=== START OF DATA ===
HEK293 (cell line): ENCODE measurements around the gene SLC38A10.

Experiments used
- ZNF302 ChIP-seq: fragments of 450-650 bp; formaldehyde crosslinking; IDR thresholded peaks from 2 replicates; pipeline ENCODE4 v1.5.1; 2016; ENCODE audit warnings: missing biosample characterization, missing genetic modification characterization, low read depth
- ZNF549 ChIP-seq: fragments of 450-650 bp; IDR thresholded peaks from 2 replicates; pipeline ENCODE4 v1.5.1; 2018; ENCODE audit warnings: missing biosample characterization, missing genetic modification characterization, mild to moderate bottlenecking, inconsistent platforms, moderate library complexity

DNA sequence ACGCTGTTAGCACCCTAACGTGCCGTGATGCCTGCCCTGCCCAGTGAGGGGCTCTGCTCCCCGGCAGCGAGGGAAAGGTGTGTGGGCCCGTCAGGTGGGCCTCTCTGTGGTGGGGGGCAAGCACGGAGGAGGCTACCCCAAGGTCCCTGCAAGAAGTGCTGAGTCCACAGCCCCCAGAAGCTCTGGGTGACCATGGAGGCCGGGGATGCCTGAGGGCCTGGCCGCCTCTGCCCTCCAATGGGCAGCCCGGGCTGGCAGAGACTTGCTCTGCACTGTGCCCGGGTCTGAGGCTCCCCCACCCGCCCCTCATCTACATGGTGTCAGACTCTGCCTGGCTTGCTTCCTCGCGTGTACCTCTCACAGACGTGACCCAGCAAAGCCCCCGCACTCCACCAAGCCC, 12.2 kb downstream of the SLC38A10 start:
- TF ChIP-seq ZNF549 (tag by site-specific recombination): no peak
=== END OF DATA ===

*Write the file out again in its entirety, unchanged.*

HEK293 (cell line): ENCODE measurements around the gene SLC38A10.

Experiments used
- ZNF302 ChIP-seq: fragments of 450-650 bp; formaldehyde crosslinking; IDR thresholded peaks from 2 replicates; pipeline ENCODE4 v1.5.1; 2016; ENCODE audit warnings: missing biosample characterization, missing genetic modification characterization, low read depth
- ZNF549 ChIP-seq: fragments of 450-650 bp; IDR thresholded peaks from 2 replicates; pipeline ENCODE4 v1.5.1; 2018; ENCODE audit warnings: missing biosample characterization, missing genetic modification characterization, mild to moderate bottlenecking, inconsistent platforms, moderate library complexity

DNA sequence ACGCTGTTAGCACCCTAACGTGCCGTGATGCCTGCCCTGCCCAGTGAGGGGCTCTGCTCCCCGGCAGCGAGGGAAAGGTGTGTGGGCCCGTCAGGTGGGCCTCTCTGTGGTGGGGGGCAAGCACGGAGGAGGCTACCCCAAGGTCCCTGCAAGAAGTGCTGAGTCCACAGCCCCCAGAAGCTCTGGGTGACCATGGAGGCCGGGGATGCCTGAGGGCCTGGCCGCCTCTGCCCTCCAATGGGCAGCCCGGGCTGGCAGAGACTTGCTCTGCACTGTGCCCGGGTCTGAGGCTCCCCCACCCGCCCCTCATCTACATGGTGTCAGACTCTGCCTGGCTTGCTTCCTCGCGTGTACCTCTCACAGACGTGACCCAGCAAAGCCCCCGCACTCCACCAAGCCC, 12.2 kb downstream of the SLC38A10 start:
- TF ChIP-seq ZNF549 (tag by site-specific recombination): no peak